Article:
January 16, 2014 by Nicole Owens


The whole school has turned out to see us, kicking up dust as they dance and wave us in. We climb from the car into a river of children with smiles bleached white in the three o’clock sun.

It’s Wednesday, and Todd and I have tagged along with our friend Mark to open a solar-powered computer center at a school smack dab in what Kenyans call The Interior–undeveloped land, mile upon mile of scrub brush and dirt and sheep.

I’ve never known a warmer welcome, pressed in by kids half silly, half shy, all clamoring for a handshake. After several minutes of greetings and paperwork, we arrive at my favorite part–unboxing ten donated laptops and settling them into a steel classroom planted in a sun-parched square of the Great Rift Valley.





But let me back up a bit. This story began long before us with a fellow named Steve:

Once upon a time, in the wake of enormous personal loss, Steve moved his family to Africa to live and work at RVA for a year. As these stories often go, they fell in love with Kenya and her people, and one year swelled into fourteen. Early on he saw kids in a nearby school laid flat by hunger, so he started a simple lunch program: maize and beans boiled plump for every student, every day.

Kids started doing something new: they started showing up at school, armed with plastic bowls, not about to miss that sure-thing meal. And then they started learning.





Fast forward fourteen years and this lunch program feeds about twenty thousand students in our area’s poorest national schools. On top of that, Steve began a computer program with donated laptops and converted shipping container classrooms, because now that kids are eating and growing and graduating, we hope they just might need to type up a resume.

One might ask–in a setting too remote for power lines, why bother with computers? There are so many reasons, some lofty, some pragmatic, and they all whittle down to one thing: possibility. Many of these children hail from families fierce in their determination for them to grow beyond this dry boned existence, to someday secure employment in a town or city.





As one grade seven student told Mark, “I have never touched a computer before.” But now she will; she’ll master keyboarding and the basics of Word, Excel, Power Point. She’ll be able to construct a business proposal, chart sales, maybe draft a medical report. And I have so much hope for her, that she can show up capable and competitive in this increasingly digital world; that she’ll know she’s a force to be reckoned with.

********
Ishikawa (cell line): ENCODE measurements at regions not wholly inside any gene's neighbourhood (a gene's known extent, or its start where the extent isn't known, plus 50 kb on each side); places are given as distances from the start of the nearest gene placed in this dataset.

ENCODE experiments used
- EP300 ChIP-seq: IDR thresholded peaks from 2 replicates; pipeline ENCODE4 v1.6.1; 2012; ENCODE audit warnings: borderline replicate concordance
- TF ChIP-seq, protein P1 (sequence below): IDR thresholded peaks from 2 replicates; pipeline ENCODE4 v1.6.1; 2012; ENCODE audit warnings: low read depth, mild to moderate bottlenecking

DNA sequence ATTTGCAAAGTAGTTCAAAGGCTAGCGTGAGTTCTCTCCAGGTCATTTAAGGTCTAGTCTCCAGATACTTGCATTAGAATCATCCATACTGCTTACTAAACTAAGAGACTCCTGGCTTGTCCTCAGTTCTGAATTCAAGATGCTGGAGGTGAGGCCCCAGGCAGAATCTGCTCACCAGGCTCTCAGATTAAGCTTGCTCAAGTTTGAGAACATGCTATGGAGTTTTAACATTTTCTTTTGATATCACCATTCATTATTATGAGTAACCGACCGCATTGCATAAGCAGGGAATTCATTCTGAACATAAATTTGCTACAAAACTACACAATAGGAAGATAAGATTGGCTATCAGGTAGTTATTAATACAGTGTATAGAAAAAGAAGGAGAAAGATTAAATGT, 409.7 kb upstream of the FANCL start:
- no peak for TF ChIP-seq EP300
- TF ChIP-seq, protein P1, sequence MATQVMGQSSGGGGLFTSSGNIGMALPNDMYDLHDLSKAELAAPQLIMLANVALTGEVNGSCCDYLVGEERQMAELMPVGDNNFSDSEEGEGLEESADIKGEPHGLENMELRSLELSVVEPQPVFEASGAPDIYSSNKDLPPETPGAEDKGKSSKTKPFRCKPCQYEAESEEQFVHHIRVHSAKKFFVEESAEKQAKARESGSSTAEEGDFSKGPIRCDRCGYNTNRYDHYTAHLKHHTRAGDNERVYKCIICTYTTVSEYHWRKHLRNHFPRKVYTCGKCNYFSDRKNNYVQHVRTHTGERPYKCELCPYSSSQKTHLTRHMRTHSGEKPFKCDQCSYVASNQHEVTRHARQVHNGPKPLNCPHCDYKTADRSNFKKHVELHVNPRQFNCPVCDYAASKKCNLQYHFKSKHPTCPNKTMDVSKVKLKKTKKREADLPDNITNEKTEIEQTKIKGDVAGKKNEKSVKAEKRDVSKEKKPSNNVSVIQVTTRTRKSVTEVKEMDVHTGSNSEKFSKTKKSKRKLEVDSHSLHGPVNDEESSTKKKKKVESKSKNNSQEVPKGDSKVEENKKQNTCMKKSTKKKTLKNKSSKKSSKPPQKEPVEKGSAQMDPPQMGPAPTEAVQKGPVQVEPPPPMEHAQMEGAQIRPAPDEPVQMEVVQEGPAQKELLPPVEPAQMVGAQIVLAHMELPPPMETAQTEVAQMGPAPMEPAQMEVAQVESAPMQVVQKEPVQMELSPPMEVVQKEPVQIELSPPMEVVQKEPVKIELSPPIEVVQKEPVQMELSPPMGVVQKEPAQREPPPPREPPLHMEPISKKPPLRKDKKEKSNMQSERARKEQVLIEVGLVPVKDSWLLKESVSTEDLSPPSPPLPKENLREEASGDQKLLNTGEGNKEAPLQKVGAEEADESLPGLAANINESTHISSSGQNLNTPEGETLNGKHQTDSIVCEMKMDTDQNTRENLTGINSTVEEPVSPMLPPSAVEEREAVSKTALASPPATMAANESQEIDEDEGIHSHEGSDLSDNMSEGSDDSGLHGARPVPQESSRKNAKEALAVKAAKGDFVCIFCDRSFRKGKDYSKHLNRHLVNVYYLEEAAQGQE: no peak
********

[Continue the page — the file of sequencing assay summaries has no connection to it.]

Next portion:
The smallish students seem more energized by an up-close encounter with us pale folk than the computer center itself, but then there’s class seven and eight. And the teachers and parents–their faces light with the laptop screens, reflecting back everything bold they dream for these kids.



It’s quite an afternoon: singing and pictures and children patient with my limping Swahili. Then tea with the school board and teachers. A prayer spoken still and warm, and the head teacher scraping back his chair to speak. First he references the lunch program: “I am so glad for the food so the children do not have the feeling of hunger in their stomachs. So even when they go home and maybe they do not eat, they can persevere until the next day.”

And then the chairman adds his part, his arms circling wide as he heaps blessings over all of us and especially you who give with joy and openness and care. I make a close study of my tea, blinking hard until my vision clears.




By the time we pack up it’s skimming early evening and the school stands empty, save for dust clouds blooming in the hot wind. And all I can think is thank You, God. I have little to do with the good that happened here, but thank You for a chance to bear witness to one simple, sturdy way to share this sweet life together. For allowing me this afternoon, the lively company of these kids. For the chance to plug into something bright and wild with possibility.

The valley slips into a bath of buttery light and we head home, caked in sweat and dirt and so much unsinkable hope.